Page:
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Rep. Ralph Norman Of South Carolina Pulled Out A Gun In A Constituent Meeting

"I'm tired of these liberals jumping on the guns themselves as if they are the cause of the problem. Guns are not the problem," Rep. Ralph Norman told a local paper following the incident.

Posted on April 7, 2018, at 4:32 p.m. ET

In a Friday meeting with constituents about gun control, Republican Rep. Ralph Norman of South Carolina pulled out a loaded gun and put it on the table.

Chuck Burton / AP

Norman left his gun on the table for "several minutes" while he “kept telling his constituents that the presence of the gun made them safer," according to the South Carolina chapter of Moms Demand Action for Gun Sense in America, which attended the meeting.

The incident occurred at a "coffee with constituents" meeting in Rock Hill, South Carolina.

"I'm not going to be a Gabby Giffords," Norman told the Post and Courier after the meeting, referring to the former Democratic Rep. Gabrielle Giffords of Arizona, who was shot in the head in an assassination attempt in 2011.

"I don't mind dying, but whoever shoots me better shoot well or I'm shooting back," he told the paper.

Norman, who is currently running for reelection, reportedly holds a concealed carry permit and frequently brings his gun with him in public.

His office did not immediately respond to a request for comment from BuzzFeed News.

Drew Angerer / Getty Images

Lori Freemon, a volunteer with Moms Demand Action, called the incident a "far cry from what responsible gun ownership looks like."

"I had looked forward to a respectful dialogue with my representative about common-sense gun violence prevention policies," Freemon said in a statement. "Instead, I felt unsafe when he insisted on showing us his loaded gun and keeping it out on the table for much of our conversation.”

Norman said he has no regrets about the stunt and even plans to do it in future constituent meetings.

He also denied that anyone in the meeting had been scared of the presence of the gun, saying no one left the room or appeared to react strongly.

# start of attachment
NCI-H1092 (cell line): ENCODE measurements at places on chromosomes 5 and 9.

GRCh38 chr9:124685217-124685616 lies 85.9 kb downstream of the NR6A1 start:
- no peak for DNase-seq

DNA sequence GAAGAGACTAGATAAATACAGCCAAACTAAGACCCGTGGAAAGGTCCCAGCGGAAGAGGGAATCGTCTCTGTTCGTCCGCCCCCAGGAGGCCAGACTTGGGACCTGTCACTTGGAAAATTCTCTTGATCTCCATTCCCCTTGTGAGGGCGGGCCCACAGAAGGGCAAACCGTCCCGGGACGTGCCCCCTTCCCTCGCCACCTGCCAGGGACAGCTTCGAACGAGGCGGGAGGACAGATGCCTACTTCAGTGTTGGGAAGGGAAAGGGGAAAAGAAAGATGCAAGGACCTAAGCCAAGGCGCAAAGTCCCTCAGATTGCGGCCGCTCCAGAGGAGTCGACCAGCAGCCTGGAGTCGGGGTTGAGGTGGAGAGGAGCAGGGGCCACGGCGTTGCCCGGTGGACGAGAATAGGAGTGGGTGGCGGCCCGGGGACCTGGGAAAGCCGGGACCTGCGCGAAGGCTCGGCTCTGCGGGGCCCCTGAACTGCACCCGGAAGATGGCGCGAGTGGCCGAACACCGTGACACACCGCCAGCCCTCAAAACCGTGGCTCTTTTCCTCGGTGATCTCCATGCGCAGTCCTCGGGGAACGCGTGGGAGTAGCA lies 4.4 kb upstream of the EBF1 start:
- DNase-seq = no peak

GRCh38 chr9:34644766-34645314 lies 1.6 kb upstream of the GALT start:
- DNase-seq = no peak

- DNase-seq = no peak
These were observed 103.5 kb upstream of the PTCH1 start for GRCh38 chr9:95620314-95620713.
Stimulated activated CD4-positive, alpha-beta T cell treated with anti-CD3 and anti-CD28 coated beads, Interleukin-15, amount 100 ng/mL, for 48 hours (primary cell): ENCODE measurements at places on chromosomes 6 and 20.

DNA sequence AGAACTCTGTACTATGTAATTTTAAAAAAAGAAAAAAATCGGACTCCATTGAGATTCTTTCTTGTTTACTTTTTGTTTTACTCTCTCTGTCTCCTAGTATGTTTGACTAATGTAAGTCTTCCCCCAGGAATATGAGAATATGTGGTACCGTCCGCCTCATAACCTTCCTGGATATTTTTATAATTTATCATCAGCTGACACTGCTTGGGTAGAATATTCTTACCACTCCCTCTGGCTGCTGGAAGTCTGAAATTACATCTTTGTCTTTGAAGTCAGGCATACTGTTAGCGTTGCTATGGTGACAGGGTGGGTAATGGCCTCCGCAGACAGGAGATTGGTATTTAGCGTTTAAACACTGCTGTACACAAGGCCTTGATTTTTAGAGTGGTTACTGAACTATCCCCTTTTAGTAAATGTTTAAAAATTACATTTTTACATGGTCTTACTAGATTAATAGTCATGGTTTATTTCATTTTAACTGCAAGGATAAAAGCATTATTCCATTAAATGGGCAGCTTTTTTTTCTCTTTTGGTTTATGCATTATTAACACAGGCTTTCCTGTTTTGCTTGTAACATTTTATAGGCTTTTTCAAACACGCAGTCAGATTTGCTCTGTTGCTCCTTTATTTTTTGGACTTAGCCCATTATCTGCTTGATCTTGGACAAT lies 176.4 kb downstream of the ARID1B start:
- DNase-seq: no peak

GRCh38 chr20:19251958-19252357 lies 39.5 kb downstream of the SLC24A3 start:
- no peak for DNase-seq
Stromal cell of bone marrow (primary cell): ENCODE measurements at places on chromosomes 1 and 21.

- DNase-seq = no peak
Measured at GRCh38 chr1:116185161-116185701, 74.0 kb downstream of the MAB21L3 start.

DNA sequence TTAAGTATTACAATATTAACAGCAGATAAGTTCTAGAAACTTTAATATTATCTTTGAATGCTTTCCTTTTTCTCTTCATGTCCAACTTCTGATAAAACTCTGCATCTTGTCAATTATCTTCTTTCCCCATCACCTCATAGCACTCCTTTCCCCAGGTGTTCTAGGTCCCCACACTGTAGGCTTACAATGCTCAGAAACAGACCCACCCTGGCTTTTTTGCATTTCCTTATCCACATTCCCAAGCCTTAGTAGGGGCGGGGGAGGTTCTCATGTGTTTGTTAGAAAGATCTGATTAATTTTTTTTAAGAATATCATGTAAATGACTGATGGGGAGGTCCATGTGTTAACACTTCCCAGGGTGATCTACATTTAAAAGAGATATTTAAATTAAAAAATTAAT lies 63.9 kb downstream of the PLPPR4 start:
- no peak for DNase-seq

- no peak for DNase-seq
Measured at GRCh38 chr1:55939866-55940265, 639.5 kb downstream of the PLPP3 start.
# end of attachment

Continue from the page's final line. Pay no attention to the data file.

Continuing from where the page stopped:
"I'm tired of these liberals jumping on the guns themselves as if they are the cause of the problem," Norman told the Post and Courier. "Guns are not the problem."

In a statement to Politico, Norman said that "Mental health, and more importantly, a lack of morality is the driving force behind this epidemic. Guns are not the problem."

On Saturday, Giffords struck back at Norman. "When 'leaders' make constituents feel unsafe, they have no place in elected office," she tweeted.

Serving in Congress is about listening and leadership, not intimidation and showmanship. When “leaders” make constituents feel unsafe, they have no place in elected office. https://t.co/HuWHCUNH7v

Her husband, retired astronaut and Navy Captain Mark Kelly, also responded on Friday. "When I think of Gabby Giffords, I think of courage and public service, not intimidating constituents. You're no Gabby," he tweeted.

When I think of @GabbyGiffords, I think of courage and public service, not intimidating constituents. You’re no Gabby, @RepRalphNorman. You pull out a gun when you are prepared and need to use it – not for a stunt. https://t.co/kkAHo2eSuE

Republican Sen. Jeff Flake of Arizona also criticized Norman, saying his suggestion that Giffords wouldn't have been shot if she'd had a gun was "inappropriate and inconsiderate."

I sincerely hope you never have to experience what my friend @gabbygiffords experienced. But to suggest that she might have avoided being shot had she carried a weapon as she spoke to constituents that morning is inappropriate and inconsiderate. https://t.co/gnuSko0qcB

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